The recent history is lacking in meaningful published test results and comparisons of HO model train engine performance. What is available seems to be subjective and hard to translate into a easily understandable input for the modelers of 2014. In addition, one sees frequent requests for a comparison of this loco to that loco. For lack of a standardized set of tests, the discussion quickly focuses on the various cosmetic features, paint color, handrails size, dimensional comparison with the full size loco that is being modeled etc. A second topic that comes to the surface almost immediately is a discussion about the Digital Command Control (DCC) features that are inherent to the comparison. While these discussions have their place, they are only a part of the characteristics that impact the overall value of a particular model.
Historically, testing has been done and documented in several forms. (Thanks to Ken K and John from Model Railroad Hobbyist forum for pointing these out.) The last published series of HO scale tests appear to be from the early 1980 time period. (See- http://www.trainlife.com/magazines/pages/509/37017/november-december-1983-page-15)
The mind set of modelers appears to have been different that I suspect it is today. In HO scale, the mainstream model prices were in the $20 – $30 class brand new right out of the box. (Just for reference, that would be around $70 today with 3% inflation per year.) In those tests, the authors were interested in how much better it could be as well as the performance right out of the box. So their tests had several steps, first right out of the box, and then with certain tune ups and additions. The tune ups included the removal of the factory applied lubricants, removing the burs from the gears, lubricating with a high grade set of products and running a break in cycle. The additions were mostly weight, until the motor would start to overheat. Improvements like five wire connections were recommended. But not included in this series of tests. They reported the fastest and slowest speeds of the loco with full wave and pulse wave 12V DC supplies. They also reported the maximum grade loco only. The data appears to have appeared in a print magazine and were highly edited. In at least two cases the values seem either unlikely or inconsistent.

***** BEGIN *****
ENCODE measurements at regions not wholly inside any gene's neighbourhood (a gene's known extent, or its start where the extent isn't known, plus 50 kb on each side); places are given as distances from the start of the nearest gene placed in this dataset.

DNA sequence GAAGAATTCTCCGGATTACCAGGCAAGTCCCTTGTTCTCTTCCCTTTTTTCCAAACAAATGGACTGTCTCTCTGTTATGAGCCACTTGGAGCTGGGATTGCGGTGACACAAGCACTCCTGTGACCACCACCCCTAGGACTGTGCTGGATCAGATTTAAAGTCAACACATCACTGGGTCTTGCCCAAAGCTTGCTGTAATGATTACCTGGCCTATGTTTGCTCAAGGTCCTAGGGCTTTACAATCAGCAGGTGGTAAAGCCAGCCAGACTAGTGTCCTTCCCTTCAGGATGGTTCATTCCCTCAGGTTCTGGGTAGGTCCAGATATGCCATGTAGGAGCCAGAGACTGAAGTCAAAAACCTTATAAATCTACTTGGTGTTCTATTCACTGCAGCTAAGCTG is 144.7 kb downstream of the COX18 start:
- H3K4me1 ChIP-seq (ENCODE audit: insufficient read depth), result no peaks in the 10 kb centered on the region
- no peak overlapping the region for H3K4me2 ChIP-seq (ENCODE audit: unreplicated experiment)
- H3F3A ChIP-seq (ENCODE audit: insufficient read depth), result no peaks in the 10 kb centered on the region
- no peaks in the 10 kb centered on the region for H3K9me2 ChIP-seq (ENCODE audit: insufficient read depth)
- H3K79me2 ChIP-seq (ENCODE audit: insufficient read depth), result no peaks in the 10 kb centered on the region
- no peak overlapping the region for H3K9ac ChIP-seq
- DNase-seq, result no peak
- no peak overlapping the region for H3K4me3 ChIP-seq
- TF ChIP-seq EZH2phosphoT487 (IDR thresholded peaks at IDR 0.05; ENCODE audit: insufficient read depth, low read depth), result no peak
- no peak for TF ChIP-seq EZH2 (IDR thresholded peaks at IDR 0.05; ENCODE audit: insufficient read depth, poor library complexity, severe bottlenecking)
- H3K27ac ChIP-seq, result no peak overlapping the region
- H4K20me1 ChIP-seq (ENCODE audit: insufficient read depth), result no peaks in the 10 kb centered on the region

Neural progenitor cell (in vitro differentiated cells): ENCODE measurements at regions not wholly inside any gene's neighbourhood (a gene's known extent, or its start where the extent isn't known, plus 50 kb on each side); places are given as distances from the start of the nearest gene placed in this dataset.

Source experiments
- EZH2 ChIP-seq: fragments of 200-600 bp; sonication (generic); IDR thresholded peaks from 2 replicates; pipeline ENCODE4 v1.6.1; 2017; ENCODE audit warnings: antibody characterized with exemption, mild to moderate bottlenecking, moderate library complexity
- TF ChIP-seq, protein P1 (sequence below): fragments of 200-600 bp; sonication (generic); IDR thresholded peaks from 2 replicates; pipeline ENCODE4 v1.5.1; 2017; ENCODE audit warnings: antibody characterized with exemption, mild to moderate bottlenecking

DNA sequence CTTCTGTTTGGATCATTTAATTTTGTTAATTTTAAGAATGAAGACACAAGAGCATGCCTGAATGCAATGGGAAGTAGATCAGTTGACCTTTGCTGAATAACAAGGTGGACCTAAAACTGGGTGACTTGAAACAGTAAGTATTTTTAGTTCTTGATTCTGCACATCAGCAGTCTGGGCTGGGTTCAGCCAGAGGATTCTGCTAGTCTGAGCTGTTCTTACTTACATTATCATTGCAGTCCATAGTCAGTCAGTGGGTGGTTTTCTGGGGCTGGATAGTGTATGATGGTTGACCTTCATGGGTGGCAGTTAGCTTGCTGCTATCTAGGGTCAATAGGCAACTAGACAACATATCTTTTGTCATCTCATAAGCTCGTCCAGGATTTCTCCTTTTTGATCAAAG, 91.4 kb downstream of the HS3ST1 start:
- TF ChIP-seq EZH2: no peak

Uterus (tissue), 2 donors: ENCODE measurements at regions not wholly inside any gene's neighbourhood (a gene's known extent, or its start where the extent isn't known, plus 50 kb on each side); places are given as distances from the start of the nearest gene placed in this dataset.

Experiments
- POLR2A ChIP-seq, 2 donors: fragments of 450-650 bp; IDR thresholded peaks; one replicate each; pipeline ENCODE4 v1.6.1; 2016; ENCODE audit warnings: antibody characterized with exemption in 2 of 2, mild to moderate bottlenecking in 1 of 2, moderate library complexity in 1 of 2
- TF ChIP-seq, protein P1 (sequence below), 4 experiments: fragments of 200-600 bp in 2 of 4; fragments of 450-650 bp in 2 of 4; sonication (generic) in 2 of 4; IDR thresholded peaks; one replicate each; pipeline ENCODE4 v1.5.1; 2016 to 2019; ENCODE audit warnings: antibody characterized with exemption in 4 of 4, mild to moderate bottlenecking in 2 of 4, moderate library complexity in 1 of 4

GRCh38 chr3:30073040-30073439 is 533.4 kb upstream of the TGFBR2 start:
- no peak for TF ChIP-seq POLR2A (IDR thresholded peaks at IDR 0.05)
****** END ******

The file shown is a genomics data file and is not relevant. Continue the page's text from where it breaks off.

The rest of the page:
Additionally, other testers were looking to identify loco capacity for pulling the most cars up the highest grade. These were initially published in 1998. The author added data as late as 2011. (See- http://www.girr.org/girr/tips/tips4/tractive_effort_tests.html)
These tests were done for a large scale (G, I believe) outside on existing layout segments. These segments were chosen for grade and curve severity. In this case the author reported current and number of car results. The tests were done by adding cars until the loco wheels started to slip. That defined the no slip maximum number and the current at went with it. Then they added cars until the loco stopped moving and that defined the maximum slipping wheel numbers. In this series, a number of locos were run. Some the same model from the same manufacturer, just different vintage. There are some interesting results. The testing showed how adding DCC actually improved the results. The author also discussed the benefit of scuffed wheels on the results.
I’m sure there are other results from the past out there, but I have not readily found them.
In the past, when a product was reviewed by the model railroad press, a few performance characteristics were included. Maximum draw bar force was reported. This was translated into a certain number of cars on a straight and level track.
In the cases shown in these two reports and the usual data that has been reported, I see limited value to the modern modeler. As in all mechanical systems, because a system does a specific thing well, it does not mean it will do everything well.
Defining a set of test metrics that would cover a range use would be beneficial in many ways. These will be discussed in more detail in other posts.
For now the purpose of this activity is to examine and define a set of performance metrics that can be used to make comparisons between locos and also identify benefits of various features, such as higher conductive wheel material.
In order to define the appropriate test set up and series of experiments to be performed, several aspects of the system, in this case an HO model locomotive, need to be solidified. These include, but are not limited to the following:
The Basic Physics behind the system
What can be measured
What parameters are meaningful to the
The Expected Results The required Test set up
Meaningful test options
And finally, The basic test plan and equipment
Each of these will be discussed in the following posts in this category.